I am so at home in Dublin, more than any other city, that I feel it has always been familiar to me. It took me years to see through its soft charm to its bitter prickly kernel - which I quite like too.



Enda O’Doherty writes: Dalya Alberge, writing in last Sunday’s Observer (March 29th), informs us of a testy letter sent by Ernest Hemingway in 1932 to his English publisher, Jonathan Cape, in which the American writer complained of Cape’s censorship of some “Anglo-Saxon” language in his soon-to-be-published book on bullfighting, Death in the Afternoon.

“All pleasure I had about the book coming out in England,” Hemingway wrote on November 19th, “was effectively and completely removed by your letter of November 3rd. Don’t you understand that if any excisions or changes have to be made it is I who will make them if the book is not to be bollixed up? I thought we had gone into that once.”

Then he got pompous, and a little verbose. Perhaps drink – a powerful enabler of pomposity – had been taken.

If you want to publish any more books of mine, and it is quite all right if you do not, it is necessary to understand this very clearly. You are not my vicar. If the Pope is the vicar of Christ it is because Our Lord is not here upon earth to make his own decisions. I am not Christ (oddly enough) and as long as I am here upon earth will make my own bloody decisions as to what I write and what I do not write …
If you say a book will be suppressed if it contains certain words and you do not care to publish it for that reason that is your affair. If I find the words are not important and can conceivably change them without loss of sense, meaning or effect I will change them or leave a blank. I will be damned if I have any vicar pruning my books to please the circulating libraries.

Hemingway’s letter is among many previously unpublished ones that will appear in the fifth volume of The Letters of Ernest Hemingway, to be published by Cambridge University Press later this spring.

Professor Sandra Spanier, general editor of the Hemingway Letters Project and co-editor of each volume, told The Observer that where the American edition of Death in the Afternoon reads ‘go f—k yourselves’, Cape’s English edition reads, ‘go hang yourselves’. Elsewhere Cape replaced ‘f—k’ with ‘blast’.” One wonders what was wrong with “blimey”.

The Observer story reminds me of another one I read some years ago about Hemingway’s relationship with Maxwell “Max” Perkins, a brilliant book editor at the New York publisher Scribner’s. Perkins had previously edited F Scott Fitzgerald and Thomas Wolfe, the latter a once highly regarded writer who perhaps still features occasionally on university reading lists. Wolfe apparently suffered from the opposite of writer’s block and Perkins’s job was to cut reams of verbiage from his manuscripts and make them publishable, and perhaps even readable. Well, the general view is that Perkins succeeded to a considerable extent – at the cost no doubt of a hell of a lot of shouting ‑ in talking Wolfe down from his rather counter-productive artistic high horse. The current Penguin edition of his Of Time and the River is after all only 1,040 pages, having been painfully hacked out of the multi-volume epic The October Fair that Wolfe had originally handed up, which was about the length of Proust’s À la Recherche de Temps Perdu.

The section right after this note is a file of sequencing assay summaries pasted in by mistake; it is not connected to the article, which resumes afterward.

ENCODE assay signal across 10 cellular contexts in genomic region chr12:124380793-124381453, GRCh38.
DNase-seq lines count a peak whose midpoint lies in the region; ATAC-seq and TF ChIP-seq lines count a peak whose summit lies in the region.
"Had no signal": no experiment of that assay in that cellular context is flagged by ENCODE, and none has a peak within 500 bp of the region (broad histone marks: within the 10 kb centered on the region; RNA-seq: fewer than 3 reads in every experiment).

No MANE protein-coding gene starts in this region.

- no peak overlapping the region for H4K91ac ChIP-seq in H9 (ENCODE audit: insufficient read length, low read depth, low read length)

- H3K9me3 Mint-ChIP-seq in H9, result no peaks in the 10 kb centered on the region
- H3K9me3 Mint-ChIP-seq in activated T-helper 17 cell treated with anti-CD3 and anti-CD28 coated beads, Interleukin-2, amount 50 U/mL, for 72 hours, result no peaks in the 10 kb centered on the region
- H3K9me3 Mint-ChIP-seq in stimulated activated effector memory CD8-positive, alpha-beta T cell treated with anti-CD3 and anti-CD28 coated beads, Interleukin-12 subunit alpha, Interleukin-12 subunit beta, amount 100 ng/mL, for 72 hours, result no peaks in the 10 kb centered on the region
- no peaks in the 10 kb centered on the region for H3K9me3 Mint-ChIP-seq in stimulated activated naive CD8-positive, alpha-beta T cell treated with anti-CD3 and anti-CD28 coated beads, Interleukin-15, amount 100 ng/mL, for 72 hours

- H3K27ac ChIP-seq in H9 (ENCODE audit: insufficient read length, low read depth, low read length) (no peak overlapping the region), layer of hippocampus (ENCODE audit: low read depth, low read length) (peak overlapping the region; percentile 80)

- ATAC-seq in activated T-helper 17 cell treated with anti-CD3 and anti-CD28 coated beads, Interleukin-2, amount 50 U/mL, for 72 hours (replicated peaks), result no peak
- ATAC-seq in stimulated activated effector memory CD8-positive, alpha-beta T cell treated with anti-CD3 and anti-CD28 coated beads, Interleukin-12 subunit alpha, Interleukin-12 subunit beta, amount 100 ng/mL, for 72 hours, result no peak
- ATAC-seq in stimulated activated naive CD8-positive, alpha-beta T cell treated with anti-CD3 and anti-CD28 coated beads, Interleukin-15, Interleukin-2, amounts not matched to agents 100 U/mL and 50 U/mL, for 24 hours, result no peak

Like Jonathan Cape, Perkins apparently also had some notable confrontations with Hemingway over obscenity, though he had also championed him from early days against more hidebound, conservative members of the firm, whose opposition had been largely silenced after the huge commercial success of A Farewell to Arms (1929). The story is told (which of course does not mean it is necessarily true) that he brought the writer into his Fifth Avenue office and told him quite plainly that there were certain words in his manuscript that Scribner’s would in no circumstances publish. And what words would they be, Hemingway wanted to know. Perkins, not wishing to be forced to speak the particular word, wrote it down on the first piece of paper that came to hand, which happened to be his one-leaf-per-day desk calendar. The word was the most common four-letter one – let us be equally coy ‑ the one beginning with “f”.

Having come to terms over how this unacceptable word would be rendered in print by Scribner’s, the two went out for a good lunch, over which they spent a long, and one hopes enjoyable, time. In their absence the boss, Charles Scribner himself, wandered into Perkins’s office wishing to consult him on some matter. Surprised at not finding him there, he had a quick glance at the desk calendar to see if there was any clue as to where he might be. Some hours later, when he heard Perkins finally returning, Scribner walked back to his office and, leaning over him at his desk, whispered confidentially to his most cherished editor, who was no longer such a young man: “Wouldn’t you like to take the rest of the day off, Max? You must be exhausted.”


Images: Hemingway at work; Scribner’s on Fifty Avenue, New York

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